“Payday loans are a sin in plain sight. The Bible warns against exorbitant interest. But in recent years, payday lenders have woven themselves into the fabric of our neighborhoods and sought to convince us that they are offering a service or a helping hand to the community. Just the opposite is true.”

Katie Thompson, Editor, Center for Public Justice, Washington, D.C.
“Predatory payday lending is a clear violation of human dignity and the Center for Public Justice is committed to putting an end to it. We look forward to working with the Faith for Just Lending coalition and believe these principles for just lending affirm the unique roles that citizens, government, churches and businesses can play to bring lasting change.”

Rev. Dr. Billy G. Russell, Pastor, Greater Friendship Baptist Church, Minneapolis, Minn. (PICO National Network), and President, Minnesota Baptist Convention
“Exploiting the working poor with payday lending is an egregious practice that goes against God’s word to help the poor and instead puts a chokehold on some of America’s most vulnerable families. People who are poor or struggling should not become easy marks for predatory lenders. Instead, lending should be fair. Loans should provide an avenue for financial opportunity, not a quagmire of debt.”

Dr. Barrett Duke, Vice President for Public Policy, Ethics & Religious Liberty Commission, Southern Baptist Convention, Washington, D.C.
“Today, our country is awash in payday lenders taking advantage of people in financial distress. Under the guise of offering a helping hand in times of financial emergencies, payday lenders often pile on greater financial burdens than the ones they solve. Since these companies refuse to operate in a responsible manner, government intervention is crucial. We cannot sit by idly while some of the poorest among us are preyed on by people simply looking for a quick buck with no regard for the devastation they cause in the lives of others.”

Stephen K. Reeves, Associate Coordinator of Partnerships and Advocacy, Cooperative Baptist Fellowship, Decatur, Ga.
“CBF Advocacy is proud to stand alongside our pastors and congregations with such an impressive and broad spectrum of national faith leaders and organizations. It is time for a return to traditional lending practices that acknowledge usury as immoral and detrimental to communities. Our elected officials should take note that the faith community stands united in our call to put the law back on the side of struggling families rather than those creating debt-traps for profit.”

Claudette M. Humphrey, Kansas Loan Pool Project Director, Catholic Charities of Northern Kansas, Salina, Kan.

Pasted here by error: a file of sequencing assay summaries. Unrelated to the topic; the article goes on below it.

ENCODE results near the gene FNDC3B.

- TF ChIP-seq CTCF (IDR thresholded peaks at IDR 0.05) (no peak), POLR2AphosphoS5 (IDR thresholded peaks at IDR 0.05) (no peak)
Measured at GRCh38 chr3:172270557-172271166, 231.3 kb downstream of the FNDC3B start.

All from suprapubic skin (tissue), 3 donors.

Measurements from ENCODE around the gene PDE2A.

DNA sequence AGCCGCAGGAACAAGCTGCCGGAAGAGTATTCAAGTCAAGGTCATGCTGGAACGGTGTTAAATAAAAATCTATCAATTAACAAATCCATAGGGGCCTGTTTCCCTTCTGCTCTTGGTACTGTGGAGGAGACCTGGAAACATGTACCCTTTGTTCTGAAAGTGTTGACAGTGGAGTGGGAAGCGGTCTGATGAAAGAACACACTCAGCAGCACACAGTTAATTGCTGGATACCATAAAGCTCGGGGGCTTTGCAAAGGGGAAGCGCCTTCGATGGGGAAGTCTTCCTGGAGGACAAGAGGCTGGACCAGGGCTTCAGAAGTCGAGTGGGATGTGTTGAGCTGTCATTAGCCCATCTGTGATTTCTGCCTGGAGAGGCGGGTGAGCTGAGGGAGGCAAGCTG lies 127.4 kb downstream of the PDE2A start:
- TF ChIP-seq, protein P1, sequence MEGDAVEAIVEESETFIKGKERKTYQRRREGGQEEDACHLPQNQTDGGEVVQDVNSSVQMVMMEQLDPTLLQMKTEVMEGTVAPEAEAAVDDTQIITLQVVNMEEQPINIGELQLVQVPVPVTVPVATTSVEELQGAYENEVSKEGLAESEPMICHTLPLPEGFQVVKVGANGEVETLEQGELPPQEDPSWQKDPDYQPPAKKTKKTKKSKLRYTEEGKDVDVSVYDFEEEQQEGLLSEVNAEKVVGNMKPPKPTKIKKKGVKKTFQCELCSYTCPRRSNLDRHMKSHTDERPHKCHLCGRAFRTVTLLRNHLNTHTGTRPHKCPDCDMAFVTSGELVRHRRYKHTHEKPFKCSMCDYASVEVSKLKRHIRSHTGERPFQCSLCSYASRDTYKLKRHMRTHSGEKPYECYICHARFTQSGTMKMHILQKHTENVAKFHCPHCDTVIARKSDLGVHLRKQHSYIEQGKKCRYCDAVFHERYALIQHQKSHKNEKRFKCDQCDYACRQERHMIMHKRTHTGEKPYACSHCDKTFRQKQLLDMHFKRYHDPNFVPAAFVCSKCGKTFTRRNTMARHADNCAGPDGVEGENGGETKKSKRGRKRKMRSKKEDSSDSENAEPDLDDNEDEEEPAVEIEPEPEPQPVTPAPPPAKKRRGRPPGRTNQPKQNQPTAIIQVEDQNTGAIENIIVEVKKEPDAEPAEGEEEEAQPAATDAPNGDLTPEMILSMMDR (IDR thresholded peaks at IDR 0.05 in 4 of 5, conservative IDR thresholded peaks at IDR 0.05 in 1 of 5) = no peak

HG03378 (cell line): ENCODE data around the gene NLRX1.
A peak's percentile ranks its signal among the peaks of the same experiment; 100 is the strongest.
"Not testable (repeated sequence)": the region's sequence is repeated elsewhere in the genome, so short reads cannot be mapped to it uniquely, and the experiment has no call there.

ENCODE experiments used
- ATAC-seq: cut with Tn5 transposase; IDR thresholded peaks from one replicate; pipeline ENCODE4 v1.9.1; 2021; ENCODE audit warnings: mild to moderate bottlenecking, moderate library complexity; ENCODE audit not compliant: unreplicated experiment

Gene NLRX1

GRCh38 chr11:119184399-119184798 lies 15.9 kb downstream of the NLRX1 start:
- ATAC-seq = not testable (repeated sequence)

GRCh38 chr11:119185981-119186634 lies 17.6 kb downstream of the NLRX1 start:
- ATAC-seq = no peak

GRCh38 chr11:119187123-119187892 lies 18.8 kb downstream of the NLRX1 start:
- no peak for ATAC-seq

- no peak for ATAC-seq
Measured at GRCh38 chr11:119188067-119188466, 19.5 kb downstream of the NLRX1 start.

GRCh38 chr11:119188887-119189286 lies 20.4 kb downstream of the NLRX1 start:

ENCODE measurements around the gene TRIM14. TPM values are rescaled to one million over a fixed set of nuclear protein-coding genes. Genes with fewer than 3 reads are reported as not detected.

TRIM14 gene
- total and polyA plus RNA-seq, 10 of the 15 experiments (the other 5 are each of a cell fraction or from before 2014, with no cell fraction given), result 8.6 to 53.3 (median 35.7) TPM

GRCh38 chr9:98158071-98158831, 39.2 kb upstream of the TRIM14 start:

Every day clients walk into my office with tears in their eyes and defeat in their hearts. Predatory lending has brought them to me on the brink of homelessness, the brink of financial ruin, even the brink of suicide. Predatory lenders are destroying lives. I see it every day and there was a time, not long ago, I lived it. We must rise up and declare in one united voice: No more.”

Rev. Dr. Gabriel Salguero, President, National Latino Evangelical Coalition, New York, N.Y.
“As evangelicals committed to justice we deeply lament the predatory lending that has disproportionately impacted poor communities. Scripture is clear about its denouncement of usury and calls us to call for laws that defend against it. Silence is not an option.”

Rev. Sèkinah Hamlin, Director of the Ecumenical Poverty Initiative, Washington, D.C.
“First John 3:18 teaches that we are not to love in word and speech but rather in truth and action. Love does not look like sitting idly by and watching families and children being caught in a cycle of debt because of payday loans with 300 percent APR and higher. Love in truth and action looks like a coalition of faith groups saying enough is enough. We will fight for the financial health and well-being of children and families to uphold the God-given dignity of each person and love our neighbors rather than exploiting their financial vulnerability.”

Noel Castellanos, CEO, Christian Community Development Association
“As Christ-followers who care for the poor and marginalized in our communities, we believe that lending should be fair and not an object of extortion or greed. Maximizing short-term gains on the backs of the poor is abhorrent and not reflective of the values of God’s kingdom here on earth. The injustice of deception, exploitation or coercive acts that are added to vulnerable borrowers by payday lending institutions must be confronted by our association committed to seeking justice alongside our neighbors in under-resourced communities. We stand with other like-minded organizations, calling for just lending practices.”

Faith for Just Lending is a diverse coalition of faith organizations calling for an end
to predatory payday lending.
Learn more about the coalition at